Van conversions Cladding & Danish Oil

I used interior cladding – it has a better finish but tends to be a little more expensive.

Cladding comes in a range of thicknesses – and I used the thinner 7mm cladding simply to reduce the loss of height and to keep the weight down.

Typically the cladding has a smooth side and a slightly rougher side. Just make sure you are putting it on the right way!

Applying the cladding to the window side. I first screwed plywood strips to each end (see where the cladding is screwed) and also in the middle. The cladding is fixed at both ends with screws, and in the middle using cladding clips.

Cladding clips. They usually come in packs of 50 or 100 and include little nails. The spiky projecting section shares the slot in the cladding’s groove and the nail goes in the hole behind it as the fixing.

For the top of the van, as we have fixed points to fix the cladding (the block work across the ceiling) to you need to ensure the joins are on one of these bits of block work.

The longest cladding I could find was 3m long, about 30cm too short to go the full length of the roof. For that reason I cut the cladding down to two lengths. Half from the front to the second to last block work. And the other half the length from the back to the front block-work.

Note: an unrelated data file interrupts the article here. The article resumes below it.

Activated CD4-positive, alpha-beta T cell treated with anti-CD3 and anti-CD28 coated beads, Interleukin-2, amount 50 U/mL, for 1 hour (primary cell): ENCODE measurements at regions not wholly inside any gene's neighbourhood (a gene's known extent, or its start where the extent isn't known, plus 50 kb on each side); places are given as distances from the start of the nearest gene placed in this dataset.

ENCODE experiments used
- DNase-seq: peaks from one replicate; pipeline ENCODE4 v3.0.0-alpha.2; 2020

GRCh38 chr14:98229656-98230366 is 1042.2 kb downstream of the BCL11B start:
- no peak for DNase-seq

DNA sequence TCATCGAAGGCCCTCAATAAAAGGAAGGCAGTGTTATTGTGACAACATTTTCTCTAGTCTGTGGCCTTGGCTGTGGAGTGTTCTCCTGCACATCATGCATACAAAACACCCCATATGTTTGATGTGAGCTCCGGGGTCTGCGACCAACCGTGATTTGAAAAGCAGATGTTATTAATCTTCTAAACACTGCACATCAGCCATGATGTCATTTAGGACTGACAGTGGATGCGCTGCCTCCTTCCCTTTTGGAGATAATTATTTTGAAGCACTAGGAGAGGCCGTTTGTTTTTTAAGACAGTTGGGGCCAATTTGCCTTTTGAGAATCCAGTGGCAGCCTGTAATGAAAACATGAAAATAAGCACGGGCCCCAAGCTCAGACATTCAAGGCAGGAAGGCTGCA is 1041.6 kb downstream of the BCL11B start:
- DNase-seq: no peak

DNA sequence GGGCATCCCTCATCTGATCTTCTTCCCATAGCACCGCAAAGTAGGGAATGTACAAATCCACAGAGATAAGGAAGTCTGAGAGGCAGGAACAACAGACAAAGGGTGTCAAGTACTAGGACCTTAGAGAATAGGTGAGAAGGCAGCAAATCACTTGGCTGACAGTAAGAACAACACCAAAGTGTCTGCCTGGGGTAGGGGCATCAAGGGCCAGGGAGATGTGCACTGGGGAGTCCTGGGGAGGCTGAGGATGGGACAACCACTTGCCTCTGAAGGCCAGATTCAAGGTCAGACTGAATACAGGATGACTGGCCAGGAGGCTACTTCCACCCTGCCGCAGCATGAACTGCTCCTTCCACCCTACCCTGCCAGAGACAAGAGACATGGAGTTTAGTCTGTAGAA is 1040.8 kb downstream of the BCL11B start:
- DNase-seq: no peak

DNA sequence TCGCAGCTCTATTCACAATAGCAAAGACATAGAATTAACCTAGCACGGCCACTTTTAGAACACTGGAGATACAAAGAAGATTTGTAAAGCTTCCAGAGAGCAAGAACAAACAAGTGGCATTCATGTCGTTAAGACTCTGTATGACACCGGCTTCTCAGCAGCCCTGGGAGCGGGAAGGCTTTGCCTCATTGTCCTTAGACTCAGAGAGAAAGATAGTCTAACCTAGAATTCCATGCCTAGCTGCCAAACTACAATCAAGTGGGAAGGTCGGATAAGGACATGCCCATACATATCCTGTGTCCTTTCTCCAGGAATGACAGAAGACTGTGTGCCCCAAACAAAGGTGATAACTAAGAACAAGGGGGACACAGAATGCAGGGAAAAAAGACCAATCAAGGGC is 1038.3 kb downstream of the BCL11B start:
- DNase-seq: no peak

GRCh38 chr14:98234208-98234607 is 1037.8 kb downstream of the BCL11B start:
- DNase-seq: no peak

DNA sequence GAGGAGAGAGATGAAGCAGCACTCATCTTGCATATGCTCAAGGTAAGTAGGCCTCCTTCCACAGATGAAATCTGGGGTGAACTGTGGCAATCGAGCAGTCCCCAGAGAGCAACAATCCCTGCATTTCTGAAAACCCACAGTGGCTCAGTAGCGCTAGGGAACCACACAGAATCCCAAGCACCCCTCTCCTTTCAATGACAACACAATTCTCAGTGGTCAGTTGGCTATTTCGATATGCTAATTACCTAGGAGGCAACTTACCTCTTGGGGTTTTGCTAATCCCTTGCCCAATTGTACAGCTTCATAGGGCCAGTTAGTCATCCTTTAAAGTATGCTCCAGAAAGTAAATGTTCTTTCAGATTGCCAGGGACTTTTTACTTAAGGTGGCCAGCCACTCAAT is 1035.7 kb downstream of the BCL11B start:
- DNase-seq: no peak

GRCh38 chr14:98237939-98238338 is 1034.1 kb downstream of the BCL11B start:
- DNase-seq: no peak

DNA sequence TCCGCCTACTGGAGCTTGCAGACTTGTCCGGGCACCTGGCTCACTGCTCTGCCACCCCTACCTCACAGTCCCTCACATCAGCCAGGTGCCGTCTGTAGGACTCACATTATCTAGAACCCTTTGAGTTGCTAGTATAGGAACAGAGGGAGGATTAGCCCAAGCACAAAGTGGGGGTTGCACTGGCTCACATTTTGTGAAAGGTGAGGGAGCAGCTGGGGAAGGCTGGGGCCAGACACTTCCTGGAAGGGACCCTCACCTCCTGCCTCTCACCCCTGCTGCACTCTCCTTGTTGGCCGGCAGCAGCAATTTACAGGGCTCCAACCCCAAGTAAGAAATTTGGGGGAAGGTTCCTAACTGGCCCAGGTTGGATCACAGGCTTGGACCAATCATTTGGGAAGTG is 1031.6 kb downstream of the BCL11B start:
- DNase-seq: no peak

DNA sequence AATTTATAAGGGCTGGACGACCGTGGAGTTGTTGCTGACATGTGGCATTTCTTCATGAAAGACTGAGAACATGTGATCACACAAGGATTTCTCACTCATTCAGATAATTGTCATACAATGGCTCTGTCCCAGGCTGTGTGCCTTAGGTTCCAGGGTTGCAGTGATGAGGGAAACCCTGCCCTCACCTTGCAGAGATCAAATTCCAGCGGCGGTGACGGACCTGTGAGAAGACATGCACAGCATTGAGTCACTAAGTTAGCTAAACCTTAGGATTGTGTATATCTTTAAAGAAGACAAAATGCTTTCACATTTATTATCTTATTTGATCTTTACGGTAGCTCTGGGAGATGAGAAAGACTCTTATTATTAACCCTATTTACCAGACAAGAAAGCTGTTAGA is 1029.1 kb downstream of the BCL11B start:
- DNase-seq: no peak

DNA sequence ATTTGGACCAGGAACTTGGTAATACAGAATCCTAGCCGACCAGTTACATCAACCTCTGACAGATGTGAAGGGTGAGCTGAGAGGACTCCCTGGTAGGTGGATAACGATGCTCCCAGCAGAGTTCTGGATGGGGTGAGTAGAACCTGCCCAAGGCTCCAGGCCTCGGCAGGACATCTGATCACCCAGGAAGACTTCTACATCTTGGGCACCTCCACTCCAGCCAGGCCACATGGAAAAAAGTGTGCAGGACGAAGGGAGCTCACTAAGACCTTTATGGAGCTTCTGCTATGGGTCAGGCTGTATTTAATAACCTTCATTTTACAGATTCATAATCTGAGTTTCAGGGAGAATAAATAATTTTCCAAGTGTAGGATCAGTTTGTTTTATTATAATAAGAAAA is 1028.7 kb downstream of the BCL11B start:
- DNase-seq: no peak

I started on one side of the van and worked my way over to the other. Cladding clips essentially mean you can only work one way!

Along the tongue of each piece of cladding I put a thin line of Sikaflex 221 glue. The idea was to reduce any creaking and make it more solid. Either creaking sounds is not an issue from the cladding, or it worked!

As I went I measured and cut holes for the roof attachments, lights and for the extraction fan. This was done BEFORE fixing the cladding up.

At the front of the van the curve the joint had to go through was a little too much so I had to put one line of screws (on the non joined ends) to support the paneling better. I used some nice brass screws for this.

Once done, I sanded the cladding down. I used P150 sandpaper.


© 2019 Nate Murphy

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